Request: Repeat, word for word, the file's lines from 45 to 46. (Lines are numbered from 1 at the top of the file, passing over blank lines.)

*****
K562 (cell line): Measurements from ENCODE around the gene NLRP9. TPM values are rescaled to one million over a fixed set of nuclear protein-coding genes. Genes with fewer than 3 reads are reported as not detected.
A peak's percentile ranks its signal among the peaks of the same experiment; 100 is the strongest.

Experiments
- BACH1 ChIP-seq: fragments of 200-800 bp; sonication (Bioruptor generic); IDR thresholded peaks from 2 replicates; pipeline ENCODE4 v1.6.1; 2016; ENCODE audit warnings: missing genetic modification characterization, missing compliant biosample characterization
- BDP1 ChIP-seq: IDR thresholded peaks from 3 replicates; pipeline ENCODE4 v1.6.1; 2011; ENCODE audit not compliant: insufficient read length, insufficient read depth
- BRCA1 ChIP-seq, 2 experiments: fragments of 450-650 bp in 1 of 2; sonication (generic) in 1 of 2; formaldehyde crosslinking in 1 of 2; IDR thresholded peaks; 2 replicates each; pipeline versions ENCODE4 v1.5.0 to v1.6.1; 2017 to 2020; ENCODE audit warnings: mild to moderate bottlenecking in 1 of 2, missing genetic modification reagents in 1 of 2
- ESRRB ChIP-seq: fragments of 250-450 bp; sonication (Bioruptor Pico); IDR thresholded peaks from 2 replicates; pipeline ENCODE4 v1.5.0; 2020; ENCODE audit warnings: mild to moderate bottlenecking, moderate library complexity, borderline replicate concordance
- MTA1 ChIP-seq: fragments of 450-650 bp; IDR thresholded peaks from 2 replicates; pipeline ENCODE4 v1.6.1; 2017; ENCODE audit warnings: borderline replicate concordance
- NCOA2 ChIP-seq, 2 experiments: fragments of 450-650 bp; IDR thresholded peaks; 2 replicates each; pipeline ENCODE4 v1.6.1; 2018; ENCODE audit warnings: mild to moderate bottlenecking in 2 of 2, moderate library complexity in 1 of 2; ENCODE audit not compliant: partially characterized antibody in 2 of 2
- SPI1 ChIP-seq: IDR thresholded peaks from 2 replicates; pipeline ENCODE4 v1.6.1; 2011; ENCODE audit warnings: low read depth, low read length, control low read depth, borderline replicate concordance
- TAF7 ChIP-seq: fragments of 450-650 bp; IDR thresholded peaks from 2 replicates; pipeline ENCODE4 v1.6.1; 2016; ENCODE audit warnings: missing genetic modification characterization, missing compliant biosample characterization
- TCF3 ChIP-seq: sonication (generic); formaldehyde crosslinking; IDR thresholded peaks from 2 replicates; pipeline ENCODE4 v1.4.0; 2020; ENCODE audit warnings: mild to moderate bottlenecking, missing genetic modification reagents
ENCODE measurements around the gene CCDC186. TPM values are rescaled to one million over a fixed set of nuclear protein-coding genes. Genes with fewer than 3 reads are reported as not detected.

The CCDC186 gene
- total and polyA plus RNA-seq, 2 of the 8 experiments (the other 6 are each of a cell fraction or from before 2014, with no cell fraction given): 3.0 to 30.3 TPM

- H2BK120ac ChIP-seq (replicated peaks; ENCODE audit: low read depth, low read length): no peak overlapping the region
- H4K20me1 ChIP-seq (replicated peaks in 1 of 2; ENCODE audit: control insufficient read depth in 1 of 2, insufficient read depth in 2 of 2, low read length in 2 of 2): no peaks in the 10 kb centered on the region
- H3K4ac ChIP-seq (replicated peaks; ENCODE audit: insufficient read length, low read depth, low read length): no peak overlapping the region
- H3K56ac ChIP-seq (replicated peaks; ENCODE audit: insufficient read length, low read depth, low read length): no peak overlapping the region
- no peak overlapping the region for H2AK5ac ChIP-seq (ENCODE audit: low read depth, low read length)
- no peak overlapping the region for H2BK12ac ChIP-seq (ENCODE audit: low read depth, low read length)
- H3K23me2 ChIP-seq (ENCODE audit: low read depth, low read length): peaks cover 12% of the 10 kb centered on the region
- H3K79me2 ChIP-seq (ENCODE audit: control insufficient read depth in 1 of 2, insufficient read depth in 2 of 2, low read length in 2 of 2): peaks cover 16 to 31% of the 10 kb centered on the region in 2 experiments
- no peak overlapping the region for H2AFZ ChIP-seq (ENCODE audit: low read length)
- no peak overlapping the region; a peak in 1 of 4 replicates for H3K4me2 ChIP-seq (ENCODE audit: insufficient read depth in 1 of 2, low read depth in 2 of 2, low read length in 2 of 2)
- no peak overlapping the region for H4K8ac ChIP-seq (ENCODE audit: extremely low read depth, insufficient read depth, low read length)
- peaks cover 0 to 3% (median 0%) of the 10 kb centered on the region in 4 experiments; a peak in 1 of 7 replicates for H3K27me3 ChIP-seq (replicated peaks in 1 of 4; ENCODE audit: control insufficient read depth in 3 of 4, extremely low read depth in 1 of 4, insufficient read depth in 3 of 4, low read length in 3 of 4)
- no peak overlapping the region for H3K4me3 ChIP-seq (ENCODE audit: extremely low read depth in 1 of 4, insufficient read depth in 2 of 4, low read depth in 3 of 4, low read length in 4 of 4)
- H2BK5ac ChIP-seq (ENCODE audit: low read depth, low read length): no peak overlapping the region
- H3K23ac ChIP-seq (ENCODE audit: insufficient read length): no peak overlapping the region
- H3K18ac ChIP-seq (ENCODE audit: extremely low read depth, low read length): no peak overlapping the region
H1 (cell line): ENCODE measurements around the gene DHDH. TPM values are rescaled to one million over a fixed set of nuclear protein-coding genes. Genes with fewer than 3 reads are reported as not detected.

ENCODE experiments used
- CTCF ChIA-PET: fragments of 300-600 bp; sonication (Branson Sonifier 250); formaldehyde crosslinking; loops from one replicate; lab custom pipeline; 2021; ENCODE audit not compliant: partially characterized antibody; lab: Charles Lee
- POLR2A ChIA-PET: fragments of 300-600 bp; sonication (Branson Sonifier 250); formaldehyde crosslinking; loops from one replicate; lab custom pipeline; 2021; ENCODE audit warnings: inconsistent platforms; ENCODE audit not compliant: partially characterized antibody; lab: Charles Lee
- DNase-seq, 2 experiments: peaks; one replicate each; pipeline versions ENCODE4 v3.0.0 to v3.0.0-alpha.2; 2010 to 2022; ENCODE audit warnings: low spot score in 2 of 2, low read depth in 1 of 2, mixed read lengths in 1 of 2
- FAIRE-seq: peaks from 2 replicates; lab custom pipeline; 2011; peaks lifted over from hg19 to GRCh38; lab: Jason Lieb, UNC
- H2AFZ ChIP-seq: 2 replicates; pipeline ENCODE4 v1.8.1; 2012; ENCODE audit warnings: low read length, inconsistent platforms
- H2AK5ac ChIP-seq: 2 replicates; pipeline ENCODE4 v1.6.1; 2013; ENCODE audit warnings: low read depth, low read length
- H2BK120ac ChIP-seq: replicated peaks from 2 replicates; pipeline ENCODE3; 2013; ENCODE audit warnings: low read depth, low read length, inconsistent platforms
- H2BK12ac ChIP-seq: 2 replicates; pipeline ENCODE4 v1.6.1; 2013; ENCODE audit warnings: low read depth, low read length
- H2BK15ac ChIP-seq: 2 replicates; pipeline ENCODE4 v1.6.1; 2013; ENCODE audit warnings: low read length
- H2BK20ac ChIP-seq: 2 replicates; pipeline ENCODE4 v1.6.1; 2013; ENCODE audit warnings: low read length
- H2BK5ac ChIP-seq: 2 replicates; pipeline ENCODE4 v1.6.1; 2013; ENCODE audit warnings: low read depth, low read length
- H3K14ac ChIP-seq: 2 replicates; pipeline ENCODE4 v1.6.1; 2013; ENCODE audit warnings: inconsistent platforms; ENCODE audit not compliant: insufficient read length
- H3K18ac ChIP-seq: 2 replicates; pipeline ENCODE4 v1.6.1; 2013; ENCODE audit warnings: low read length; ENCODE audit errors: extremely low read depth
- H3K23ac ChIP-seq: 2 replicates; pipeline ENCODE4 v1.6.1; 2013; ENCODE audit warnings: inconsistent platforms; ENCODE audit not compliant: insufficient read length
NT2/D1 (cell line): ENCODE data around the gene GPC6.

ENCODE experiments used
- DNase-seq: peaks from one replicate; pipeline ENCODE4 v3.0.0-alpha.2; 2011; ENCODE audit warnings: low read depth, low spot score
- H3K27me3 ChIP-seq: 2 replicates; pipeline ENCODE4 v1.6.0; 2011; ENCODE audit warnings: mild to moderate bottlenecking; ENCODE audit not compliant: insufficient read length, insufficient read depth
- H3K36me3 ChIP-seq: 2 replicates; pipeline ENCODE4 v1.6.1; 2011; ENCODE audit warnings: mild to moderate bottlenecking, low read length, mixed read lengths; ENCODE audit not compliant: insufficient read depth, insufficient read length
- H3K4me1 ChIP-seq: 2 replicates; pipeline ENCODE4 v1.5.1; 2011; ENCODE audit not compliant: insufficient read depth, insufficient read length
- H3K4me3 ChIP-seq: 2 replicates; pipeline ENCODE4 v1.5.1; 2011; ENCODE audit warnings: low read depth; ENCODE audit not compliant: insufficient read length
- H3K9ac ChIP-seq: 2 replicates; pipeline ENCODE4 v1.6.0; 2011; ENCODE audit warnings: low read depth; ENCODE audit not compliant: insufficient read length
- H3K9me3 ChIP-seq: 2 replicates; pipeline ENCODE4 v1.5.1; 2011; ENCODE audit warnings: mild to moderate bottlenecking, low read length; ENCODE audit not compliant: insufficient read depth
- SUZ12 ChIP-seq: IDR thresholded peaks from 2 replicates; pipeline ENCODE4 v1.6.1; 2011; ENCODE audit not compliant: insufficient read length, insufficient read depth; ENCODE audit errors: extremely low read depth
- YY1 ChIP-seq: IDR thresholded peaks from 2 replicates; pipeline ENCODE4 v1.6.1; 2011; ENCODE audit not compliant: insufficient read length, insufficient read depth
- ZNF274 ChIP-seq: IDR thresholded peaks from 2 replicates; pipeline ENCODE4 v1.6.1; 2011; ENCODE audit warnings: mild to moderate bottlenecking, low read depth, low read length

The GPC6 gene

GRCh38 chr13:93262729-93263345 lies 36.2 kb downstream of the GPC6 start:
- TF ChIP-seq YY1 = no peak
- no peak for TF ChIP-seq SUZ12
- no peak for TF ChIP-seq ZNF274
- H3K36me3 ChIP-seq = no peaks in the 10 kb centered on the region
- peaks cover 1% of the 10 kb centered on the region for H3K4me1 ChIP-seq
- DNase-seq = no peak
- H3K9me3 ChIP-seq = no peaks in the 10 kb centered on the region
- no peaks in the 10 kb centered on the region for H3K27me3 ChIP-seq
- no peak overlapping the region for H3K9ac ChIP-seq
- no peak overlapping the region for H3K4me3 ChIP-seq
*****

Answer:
- H3K14ac ChIP-seq: 2 replicates; pipeline ENCODE4 v1.6.1; 2013; ENCODE audit warnings: inconsistent platforms; ENCODE audit not compliant: insufficient read length
- H3K18ac ChIP-seq: 2 replicates; pipeline ENCODE4 v1.6.1; 2013; ENCODE audit warnings: low read length; ENCODE audit errors: extremely low read depth